This post will be challenging to read. It will be a direct challenge to those in the profession who I respect and think are doing important work in advancing L&D. If you read this and think I’m referencing you and your mindset and attitude, then yes I probably am.
The L&D vanguard leading the light for the revolution of how people are learning at work at peddling dangerous myths that we need to carefully critically appraise. I’m part of that vanguard. I’m peddling those same myths and I’m guilty as charged.
Except I’ve not built my business model on whether or not people will buy what I have to offer on the fear of what is happening in the world of knowledge consumption, and I’m not invested in towing that particular party line.
I repeat, this is directly offensive to those who do make a business of this. They earn an honest living from doing so and are doing important work in this area to progress the understanding of workplace learning in a way we haven’t been privy to before.
Every single person who is claiming they are leading organisations where models such as 70:20:10, informal learning processes, social learning and the such like are telling you such a bag of lies I don’t even know where to begin.
Firstly, most of the people in this space are talking about nothing more than IT training. They’re most certainly not talking about coaching skills, leadership development, negotiation training, or any other high level skill set. There might be some organisations doing this and claiming they are. They might even be part of the big chip organisations many of us would be lead to believe have fully embraced these types of approaches.
But they haven’t. A population in their organisation have, and that’s not the same as everyone. It’s not having the kind of business impact many are claiming it does because most departments aren’t measuring that kind of activity. One group embracing the approach is not the same as everyone in the Finance function or Procurement team or A N Other being part of this type of organisational learning activity.
Indeed, most organisations where there isn’t an L&D or HR function couldn’t even explain how they do any of this activity, because they’re simply not doing it. They’re getting on with the day job. And before the vanguard start claiming that the ’70’ of the 70:20:10 is the day job – yes I understand that, and it’s all being done on the job – except the people doing the job aren’t setting themselves personal learning tasks and embarking on personal and professional learning journeys. They’re just getting on with the job they’re paid for and at best doing a good job of it because of the formal learning processes they’re taking advantage of.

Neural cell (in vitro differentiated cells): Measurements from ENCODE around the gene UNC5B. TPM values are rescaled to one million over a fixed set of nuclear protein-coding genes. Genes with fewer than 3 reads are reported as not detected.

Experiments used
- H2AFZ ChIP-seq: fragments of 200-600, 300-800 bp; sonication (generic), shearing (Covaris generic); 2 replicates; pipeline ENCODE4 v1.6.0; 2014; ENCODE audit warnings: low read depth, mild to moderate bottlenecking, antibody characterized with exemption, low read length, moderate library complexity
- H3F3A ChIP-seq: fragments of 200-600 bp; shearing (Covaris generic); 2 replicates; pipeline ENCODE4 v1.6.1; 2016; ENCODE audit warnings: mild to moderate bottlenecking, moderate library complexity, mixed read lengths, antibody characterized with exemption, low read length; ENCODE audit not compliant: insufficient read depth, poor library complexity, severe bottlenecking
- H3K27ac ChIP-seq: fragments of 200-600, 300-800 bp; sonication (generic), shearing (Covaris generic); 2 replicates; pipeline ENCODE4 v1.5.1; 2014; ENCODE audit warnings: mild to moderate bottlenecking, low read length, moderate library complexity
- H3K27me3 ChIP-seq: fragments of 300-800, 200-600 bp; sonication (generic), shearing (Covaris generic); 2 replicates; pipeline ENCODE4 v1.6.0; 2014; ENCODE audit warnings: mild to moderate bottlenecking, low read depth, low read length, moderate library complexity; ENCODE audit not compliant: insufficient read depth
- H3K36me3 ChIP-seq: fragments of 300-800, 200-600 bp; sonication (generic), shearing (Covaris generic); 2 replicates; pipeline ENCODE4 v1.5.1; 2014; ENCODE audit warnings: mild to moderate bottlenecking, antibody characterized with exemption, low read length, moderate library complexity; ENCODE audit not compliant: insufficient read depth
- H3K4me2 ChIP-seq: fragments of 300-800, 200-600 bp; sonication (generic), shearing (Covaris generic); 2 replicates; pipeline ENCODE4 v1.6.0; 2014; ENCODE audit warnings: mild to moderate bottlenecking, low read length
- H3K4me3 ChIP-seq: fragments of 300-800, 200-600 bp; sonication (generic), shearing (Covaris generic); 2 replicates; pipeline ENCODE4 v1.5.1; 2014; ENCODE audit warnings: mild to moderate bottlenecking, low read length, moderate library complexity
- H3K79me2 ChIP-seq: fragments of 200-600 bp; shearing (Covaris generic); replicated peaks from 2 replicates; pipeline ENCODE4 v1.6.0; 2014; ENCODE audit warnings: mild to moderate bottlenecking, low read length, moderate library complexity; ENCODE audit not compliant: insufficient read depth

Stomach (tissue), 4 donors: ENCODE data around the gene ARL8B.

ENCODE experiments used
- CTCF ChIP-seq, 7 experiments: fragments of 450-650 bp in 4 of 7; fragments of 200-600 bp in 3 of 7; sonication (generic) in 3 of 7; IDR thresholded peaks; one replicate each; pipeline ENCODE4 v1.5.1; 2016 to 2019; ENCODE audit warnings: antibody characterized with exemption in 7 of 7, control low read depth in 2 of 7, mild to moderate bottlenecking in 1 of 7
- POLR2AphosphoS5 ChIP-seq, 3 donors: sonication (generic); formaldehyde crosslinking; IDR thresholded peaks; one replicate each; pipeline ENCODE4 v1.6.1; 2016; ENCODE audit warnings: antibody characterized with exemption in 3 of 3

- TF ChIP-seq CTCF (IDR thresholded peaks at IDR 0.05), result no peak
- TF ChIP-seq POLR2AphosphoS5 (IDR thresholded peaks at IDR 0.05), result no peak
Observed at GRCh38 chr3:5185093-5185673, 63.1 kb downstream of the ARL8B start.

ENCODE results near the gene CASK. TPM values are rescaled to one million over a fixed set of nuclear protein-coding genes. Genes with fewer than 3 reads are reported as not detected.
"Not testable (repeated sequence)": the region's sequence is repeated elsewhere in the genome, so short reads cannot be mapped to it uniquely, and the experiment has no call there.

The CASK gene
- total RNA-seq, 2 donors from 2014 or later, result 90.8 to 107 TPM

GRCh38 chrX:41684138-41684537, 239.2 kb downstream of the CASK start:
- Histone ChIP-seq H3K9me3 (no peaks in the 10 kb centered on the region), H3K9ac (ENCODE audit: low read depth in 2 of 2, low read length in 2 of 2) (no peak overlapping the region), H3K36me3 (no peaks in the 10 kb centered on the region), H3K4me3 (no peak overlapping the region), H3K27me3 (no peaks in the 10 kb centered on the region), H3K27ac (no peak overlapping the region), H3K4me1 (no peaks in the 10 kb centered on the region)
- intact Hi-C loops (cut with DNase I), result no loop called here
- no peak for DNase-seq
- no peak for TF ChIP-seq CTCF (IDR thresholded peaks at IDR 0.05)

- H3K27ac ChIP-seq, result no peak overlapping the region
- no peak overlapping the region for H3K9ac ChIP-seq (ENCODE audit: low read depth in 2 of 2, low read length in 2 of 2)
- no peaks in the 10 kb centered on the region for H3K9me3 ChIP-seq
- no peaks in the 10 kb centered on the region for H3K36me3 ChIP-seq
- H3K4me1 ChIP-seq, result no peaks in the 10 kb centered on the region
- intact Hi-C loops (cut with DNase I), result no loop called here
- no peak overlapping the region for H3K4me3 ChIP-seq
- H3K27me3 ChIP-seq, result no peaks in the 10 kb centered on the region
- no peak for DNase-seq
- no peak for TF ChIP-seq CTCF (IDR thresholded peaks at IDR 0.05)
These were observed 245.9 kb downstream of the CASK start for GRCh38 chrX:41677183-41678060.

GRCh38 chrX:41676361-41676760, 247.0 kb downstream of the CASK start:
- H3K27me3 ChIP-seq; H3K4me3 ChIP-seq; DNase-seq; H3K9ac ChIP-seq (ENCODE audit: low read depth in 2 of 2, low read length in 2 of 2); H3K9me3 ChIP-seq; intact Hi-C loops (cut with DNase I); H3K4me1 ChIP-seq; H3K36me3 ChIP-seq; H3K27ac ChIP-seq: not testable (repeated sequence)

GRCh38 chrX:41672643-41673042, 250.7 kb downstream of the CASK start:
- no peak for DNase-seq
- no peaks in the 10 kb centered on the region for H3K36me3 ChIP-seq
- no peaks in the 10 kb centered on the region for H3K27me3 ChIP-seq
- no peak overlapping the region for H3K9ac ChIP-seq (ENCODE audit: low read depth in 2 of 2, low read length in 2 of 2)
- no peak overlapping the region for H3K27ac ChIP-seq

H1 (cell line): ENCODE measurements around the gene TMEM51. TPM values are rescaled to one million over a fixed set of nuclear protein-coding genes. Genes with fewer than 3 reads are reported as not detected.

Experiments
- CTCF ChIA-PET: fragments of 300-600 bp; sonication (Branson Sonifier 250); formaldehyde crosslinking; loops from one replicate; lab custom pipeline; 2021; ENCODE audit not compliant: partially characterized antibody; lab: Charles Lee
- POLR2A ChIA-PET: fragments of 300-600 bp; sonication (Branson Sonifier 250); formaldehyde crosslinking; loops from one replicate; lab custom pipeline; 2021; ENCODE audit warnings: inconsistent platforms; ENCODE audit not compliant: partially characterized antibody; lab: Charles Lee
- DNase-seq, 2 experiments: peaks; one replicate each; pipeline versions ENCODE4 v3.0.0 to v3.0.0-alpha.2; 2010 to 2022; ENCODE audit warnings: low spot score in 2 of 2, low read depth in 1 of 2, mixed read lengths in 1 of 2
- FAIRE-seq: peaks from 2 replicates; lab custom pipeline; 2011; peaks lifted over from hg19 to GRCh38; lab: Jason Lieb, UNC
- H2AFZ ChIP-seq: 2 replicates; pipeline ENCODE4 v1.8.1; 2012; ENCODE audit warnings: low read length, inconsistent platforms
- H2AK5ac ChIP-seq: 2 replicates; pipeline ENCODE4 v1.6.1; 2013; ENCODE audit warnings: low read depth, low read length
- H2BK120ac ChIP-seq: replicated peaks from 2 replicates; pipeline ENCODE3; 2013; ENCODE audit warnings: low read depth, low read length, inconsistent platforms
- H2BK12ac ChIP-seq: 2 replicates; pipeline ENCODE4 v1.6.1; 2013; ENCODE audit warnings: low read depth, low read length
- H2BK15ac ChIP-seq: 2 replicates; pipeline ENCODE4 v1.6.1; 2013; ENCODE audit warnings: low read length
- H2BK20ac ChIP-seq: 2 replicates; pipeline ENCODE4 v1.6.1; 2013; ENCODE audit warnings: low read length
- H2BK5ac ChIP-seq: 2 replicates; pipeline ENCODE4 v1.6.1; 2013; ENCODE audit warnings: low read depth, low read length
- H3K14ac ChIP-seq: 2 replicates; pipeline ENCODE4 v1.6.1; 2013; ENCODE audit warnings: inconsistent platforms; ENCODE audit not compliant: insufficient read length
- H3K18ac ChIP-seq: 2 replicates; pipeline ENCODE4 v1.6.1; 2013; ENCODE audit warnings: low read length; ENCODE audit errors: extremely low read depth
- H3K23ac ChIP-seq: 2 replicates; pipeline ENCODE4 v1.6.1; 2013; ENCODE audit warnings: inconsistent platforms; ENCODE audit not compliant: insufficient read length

There’s more, though. The rhetoric around a lot of what the vanguard write about is that if you’re not supporting these activities as an L&Der then you’re failing your organisation. Which is in part true, except there are plenty of organisations and L&Ders who haven’t got the first clue about what any of this is trying to promote or talk about. So, no, not all big badass companies are doing this. Some companies are – those who are enlightened enough to realise there are better ways to support workplace learning and support personal and professional development at work. One team or a number of teams in an organisation does not equal endemic practice.
Hold on, there’s more too. In all likelihood, it’s those people who have a propensity towards using social tools and sharing their learning openly who are receptive to this type of learning at work. That’s not everyone, and it’s definitely not every L&Der. L&D is representative of the population at large in that there are just as many against the use of technology to support learning as there are business leaders who are against the use of technology to modernise workplace practice. The teams or the people likely to adopt this type of approach are those who want to modernise their working practice anyway.
I haven’t finished yet, there’s even more. The vanguard are very clear on this too. EVERYONE IS AT IT. Except they are patently not. Some are, sure. But there are many more who need support and guidance on how to make this stuff work and how to make it happen.
Let me be clear, I believe that workplace learning is fundamentally changing. Technology as an enabler of learning has never been better, and we’re only just seeing how the technology can be used as such. The vanguard are trying to run their business off a culture of fear in some parts where they’re claiming that there is this enigma of learning is taking place that is hard to quantify and hard to qualify but it’s out there because their surveys say so.
Let’s be careful about what we choose to believe. And to the vanguard I challenge every one of you to be far more responsible about the rhetoric that is perpetuated and the impact on your fellow L&Ders.